And so it was. So it was Minnesota flying around like a pack of defensive hellhounds. So it was the Wolves crashing the glass like a team who wouldn’t dream of finishing the regular season as the worst defensive rebounding squad in the league. So it was big buckets and big moments and big efforts. So it was a win. The biggest win since the last win. This feels different and the New Wolves Order seems to have adjusted ever so well to different.
*Player Ratings only apply to players who play 10 or more minutes*
D’Angelo Russell: 3/10
He is who he is but that doesn’t make him any less fucking confusing. He’s the guy who can hoist his team upon his shoulders and will them to play-in tournament glory and then bellyflop in the very next outing. That’s who he is — a big fucking contradiction.
He’s the player with a silky shooting stroke and a wicked floater game who can spend an evening putting big fucking dents in the rim on those very shots. He’s the one who can rarely turn the ball over and then inexplicably lose the ball and give up a crucial fast break (and clear path foul). The one who makes your hair fade into the brightest hues of gray. Of course, he’s story isn’t complete without mentioning the ice-cold blood that courses through his veins. He knocks down a straightaway triple to give his team a six-point lead midway through the fourth quarter, in case you forgot about that ice.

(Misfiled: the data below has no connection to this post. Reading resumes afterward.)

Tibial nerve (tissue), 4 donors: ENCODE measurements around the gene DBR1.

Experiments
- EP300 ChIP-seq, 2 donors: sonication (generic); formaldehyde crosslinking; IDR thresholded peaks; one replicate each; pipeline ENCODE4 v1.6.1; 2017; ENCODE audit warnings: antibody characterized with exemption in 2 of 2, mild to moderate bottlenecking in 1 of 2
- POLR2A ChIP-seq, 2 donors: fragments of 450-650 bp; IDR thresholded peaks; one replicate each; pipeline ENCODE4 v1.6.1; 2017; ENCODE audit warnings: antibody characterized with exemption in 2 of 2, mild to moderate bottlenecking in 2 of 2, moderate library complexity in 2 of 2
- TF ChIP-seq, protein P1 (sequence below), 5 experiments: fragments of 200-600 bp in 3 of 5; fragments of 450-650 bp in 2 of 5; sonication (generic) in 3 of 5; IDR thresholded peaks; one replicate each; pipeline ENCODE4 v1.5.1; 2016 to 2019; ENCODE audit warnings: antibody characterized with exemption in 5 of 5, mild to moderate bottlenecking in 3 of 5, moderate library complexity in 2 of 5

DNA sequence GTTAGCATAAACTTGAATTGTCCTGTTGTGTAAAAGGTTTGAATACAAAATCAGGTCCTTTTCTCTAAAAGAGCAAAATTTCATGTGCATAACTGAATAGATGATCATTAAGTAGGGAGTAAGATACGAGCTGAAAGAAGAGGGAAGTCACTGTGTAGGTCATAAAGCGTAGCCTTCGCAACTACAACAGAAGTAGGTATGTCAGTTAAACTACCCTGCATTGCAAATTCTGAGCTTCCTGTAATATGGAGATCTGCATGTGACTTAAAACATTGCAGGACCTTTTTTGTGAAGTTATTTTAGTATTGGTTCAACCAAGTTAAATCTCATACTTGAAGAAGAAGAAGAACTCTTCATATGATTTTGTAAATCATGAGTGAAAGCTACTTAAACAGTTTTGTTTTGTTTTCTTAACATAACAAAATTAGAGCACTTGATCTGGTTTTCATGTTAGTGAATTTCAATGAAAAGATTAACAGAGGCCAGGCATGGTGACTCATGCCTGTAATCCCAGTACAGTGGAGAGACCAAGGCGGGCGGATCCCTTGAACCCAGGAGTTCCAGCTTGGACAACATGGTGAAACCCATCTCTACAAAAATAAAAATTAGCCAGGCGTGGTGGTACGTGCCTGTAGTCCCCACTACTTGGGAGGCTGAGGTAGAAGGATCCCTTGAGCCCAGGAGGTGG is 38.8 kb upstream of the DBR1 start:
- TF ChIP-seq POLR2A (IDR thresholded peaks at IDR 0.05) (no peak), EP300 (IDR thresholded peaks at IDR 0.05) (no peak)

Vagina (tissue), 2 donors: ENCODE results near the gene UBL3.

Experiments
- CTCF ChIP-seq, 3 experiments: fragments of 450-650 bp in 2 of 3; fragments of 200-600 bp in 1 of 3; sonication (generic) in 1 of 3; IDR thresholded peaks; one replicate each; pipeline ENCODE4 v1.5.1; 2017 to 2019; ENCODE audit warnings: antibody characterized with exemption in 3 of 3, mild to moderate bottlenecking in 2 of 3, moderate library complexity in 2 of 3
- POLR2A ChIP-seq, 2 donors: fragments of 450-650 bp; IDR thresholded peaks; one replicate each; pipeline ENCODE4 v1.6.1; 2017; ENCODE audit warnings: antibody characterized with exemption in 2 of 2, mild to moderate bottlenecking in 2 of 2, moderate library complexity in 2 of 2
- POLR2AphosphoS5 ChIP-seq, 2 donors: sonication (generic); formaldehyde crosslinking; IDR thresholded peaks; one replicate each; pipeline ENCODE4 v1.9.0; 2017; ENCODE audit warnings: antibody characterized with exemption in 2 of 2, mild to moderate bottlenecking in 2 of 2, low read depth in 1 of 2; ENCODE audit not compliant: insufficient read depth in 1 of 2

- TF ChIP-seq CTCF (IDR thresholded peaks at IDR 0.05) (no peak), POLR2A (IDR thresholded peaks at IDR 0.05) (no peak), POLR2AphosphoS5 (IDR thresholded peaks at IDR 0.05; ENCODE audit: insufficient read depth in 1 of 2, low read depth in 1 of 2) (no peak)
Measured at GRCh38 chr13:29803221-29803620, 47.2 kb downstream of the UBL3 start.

Finished with 12 points (37.9% TS), 3 rebounds and 9 assists with a +13.3 net rating.
Patrick Beverley: 10/10
How many moments will he have in this series? It truly feels like it’s going to be the motherload of moments. He lives for moments. Eats and sleeps the fucking things. The way he consistently beats the sickly defense of Ja Morant off the dribble is important and his consistently consistent screen navigation and rearview contesting defensively will always be more important than he gets credit for.
But they aren’t the moments. The moments are the chasing, diving, lunging, fucking launching ball recovery in the dying minutes. The flyby triple to plunge the dagger into the fragile hearts of the Grizzlies. There is something to be said for his lack of processing speed as a pure point guard when Russell was struggling or off the floor, but he makes up for all of his shortcomings by just mastering the moments.
Finished with 10 points (62.5% TS), 6 rebounds and 6 assists with a +26.7 net rating.